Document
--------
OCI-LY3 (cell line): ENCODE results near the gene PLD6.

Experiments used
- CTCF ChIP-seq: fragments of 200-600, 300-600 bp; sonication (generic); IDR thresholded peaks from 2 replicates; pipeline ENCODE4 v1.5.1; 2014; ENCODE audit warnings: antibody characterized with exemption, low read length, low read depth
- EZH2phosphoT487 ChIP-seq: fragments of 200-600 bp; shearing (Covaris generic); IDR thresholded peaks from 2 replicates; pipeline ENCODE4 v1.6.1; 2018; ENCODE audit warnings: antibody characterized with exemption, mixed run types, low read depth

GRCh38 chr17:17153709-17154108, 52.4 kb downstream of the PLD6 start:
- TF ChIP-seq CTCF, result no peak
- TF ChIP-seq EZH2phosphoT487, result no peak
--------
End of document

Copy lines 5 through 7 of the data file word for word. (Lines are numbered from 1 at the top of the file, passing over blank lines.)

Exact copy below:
GRCh38 chr17:17153709-17154108, 52.4 kb downstream of the PLD6 start:
- TF ChIP-seq CTCF, result no peak
- TF ChIP-seq EZH2phosphoT487, result no peak